PCB maintains its position on Saleem, asks Kaneria to approach ECB for clearance

Updated 11 Jul 2020

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Right-handed veteran batsman Saleem, who played 103 Tests and 283 ODIs for Pakistan, was handed a life ban by the one-man judicial commission of retired Justice Malik Qayyum. — AFP/File
Right-handed veteran batsman Saleem, who played 103 Tests and 283 ODIs for Pakistan, was handed a life ban by the one-man judicial commission of retired Justice Malik Qayyum. — AFP/File

LAHORE: While the Pakistan Cricket Board (PCB) has stuck to its stance against banned ex-Pakistan captain Saleem Malik, it has advised former Test leg-spinner Danish Kaneria to approach the England and Wales Cricket Board (ECB) to get himself cleared from the spot-fixing charges.

“The Pakistan Cricket Board was approached by Mr Danish Kaneria and Mr Saleem Malik on unrelated and separate matters. After carefully reviewing and studying both their requests, the PCB has responded to the two former cricketers,” read the PCB press release issued on Friday.

Right-handed veteran batsman Saleem, who played 103 Tests and 283 ODIs for Pakistan, was handed a life ban by the one-man judicial commission of retired Justice Malik Qayyum, which the PCB also implemented, in a match-fixing probe in the year 2000.

The 39-year-old Kaneria, who played 61 Tests and 18 ODIs for Pakistan from 2000 to 2010, was slapped with a life ban by the ECB in 2012 for spot-fixing in a 2009 English county match featuring Essex which the spinner represented.

Addressing Saleem’s request, the release said, “You chose not to respond to the contents of the transcripts of a conversation that took place in April 2000. In the backdrop of the above, the PCB will be unable to proceed any further until such time you respond on the said matter.

“The denial and avoidance to respond to the transcripts doesn’t change the admission when, in a 5 May, 2014 letter to the then PCB chairman, you wrote: ‘Sir, after consultations and on my free will, I have reached a decision that I am ready to accept my wrongdoing, apologise to the fans and want to start by rehabilitation process. I fully understand the consequence of my decision and am ready to cooperate to every extent with ICC and PCB for my rehabilitation program. I would request the PCB to talk to the ICC if required and start my rehabilitation program at the earliest’.”

Responding to Kaneria’s request, the PCB release said, “You [Danish Kaneria] were banned for life by the ECB’s Cricket Discipline Commission after it was established that you had ‘knowingly induced or encouraged Mervyn Westfield not to perform on his merits in the Durham match.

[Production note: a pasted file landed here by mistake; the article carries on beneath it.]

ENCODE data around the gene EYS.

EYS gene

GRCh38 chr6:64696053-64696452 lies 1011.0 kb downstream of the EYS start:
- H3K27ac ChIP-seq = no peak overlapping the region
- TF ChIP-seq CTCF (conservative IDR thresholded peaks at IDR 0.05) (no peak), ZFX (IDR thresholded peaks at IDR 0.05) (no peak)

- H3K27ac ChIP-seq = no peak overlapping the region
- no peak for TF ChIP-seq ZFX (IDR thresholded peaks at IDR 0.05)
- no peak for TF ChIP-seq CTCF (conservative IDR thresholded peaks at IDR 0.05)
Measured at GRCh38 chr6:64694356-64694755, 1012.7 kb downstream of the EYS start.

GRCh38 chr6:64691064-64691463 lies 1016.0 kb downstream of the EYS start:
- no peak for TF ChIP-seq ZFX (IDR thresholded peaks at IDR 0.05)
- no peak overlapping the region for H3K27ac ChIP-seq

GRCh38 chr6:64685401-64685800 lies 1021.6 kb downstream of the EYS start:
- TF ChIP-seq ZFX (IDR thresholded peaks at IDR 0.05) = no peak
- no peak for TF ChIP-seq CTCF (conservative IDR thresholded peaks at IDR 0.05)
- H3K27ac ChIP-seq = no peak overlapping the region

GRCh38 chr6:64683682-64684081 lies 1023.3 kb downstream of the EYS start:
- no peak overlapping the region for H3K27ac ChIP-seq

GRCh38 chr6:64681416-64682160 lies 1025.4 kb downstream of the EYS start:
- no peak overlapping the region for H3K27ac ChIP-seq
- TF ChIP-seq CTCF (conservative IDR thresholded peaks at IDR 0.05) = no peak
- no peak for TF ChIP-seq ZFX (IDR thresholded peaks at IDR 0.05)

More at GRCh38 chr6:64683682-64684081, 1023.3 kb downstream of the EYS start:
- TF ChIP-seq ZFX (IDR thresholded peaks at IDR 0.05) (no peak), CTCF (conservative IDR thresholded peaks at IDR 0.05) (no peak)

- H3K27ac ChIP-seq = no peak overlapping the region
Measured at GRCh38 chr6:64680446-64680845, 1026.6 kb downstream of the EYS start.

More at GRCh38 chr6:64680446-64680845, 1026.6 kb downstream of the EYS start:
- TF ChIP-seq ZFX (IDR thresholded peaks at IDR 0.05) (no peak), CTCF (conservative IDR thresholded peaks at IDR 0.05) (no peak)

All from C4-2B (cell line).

“You subsequently challenged the decision before the Appeal Panel of the Cricket Disciplinary Commission, which was upheld. Then, you appealed before a commercial bench of the High Court in London, which was dismissed. Then, you appealed before the Court of Appeal (Civil Division), which was rejected,” the press release said.

The release further said, “The PCB’s rehabilitation programme is offered to players upon conclusion of the respective periods of ineligibility and not for players who are serving life bans.

“The life ban was imposed by the ECB and upheld by all ICC Members as per Article 9 of the ICC/PCB Anti-Corruption Code, and the only way it could have been overturned was by way of appeal, an avenue which have already been explored.

“Article 6.8 of the ECB Anti-Corruption Code, which is applicable in this case, clearly states only the chair of the anti-corruption tribunal, which has imposed a period of ineligibility on a player, had the discretion to permit the player to participate.

“As such, you are advised to approach the ECB as per Article 6.8 of the ECB Anti-Corruption Code,” read the press release.

Even though Saleem was cleared by a civil court in 2008, the PCB charged him again after receiving a transcript, of his objectionable conversation, from the ICC. The conversation is said to have taken place in the UK in 2000.

Though Saleem responded to the fresh charge in his reply he sent to the PCB last month, the latter declared it as unsatisfactory and advised him to give a proper reply to the said charge.

Talking to Dawn, Saleem said last month he had replied to the above charge but now the PCB had come again with a new thing, quoting his apology he had tendered in 2014, just to get himself cleared.

“In 2014, I literally wept in front of the PCB officials to get myself cleared from the charges as my children have grown up and my career has already been ruined due to the life ban,” he said.

“I met then PCB chairman Najam Sethi, then COO Subhan Ahmed and PCB lawyer Taffazul Rizvi and I was crying for mercy. The COO and the lawyer advised me to tender an apology and they will try to get me cleared from the pending inquiry on the ICC transcript.”

Saleem had claimed that when he was fighting his case in the civil court, neither the PCB nor the ICC presented any transcript against him before that court. But once he was cleared by the court, this (transcript-related) emerged. “Still I am away from the game of cricket, which is my bread and butter,” Saleem stated.

However, a PCB official on the condition of anonymity told Dawn that though the transcript case was lying with the ICC, the game’s governing body did not raise it because Saleem was already facing a life ban.

But when ex-PCB chairman Ijaz Butt appointed Saleem as coach at the NCA in 2010, the ICC brought up the case and stopped the PCB from appointing Saleem, saying an inquiry was pending against him.

Published in Dawn, July 11th, 2020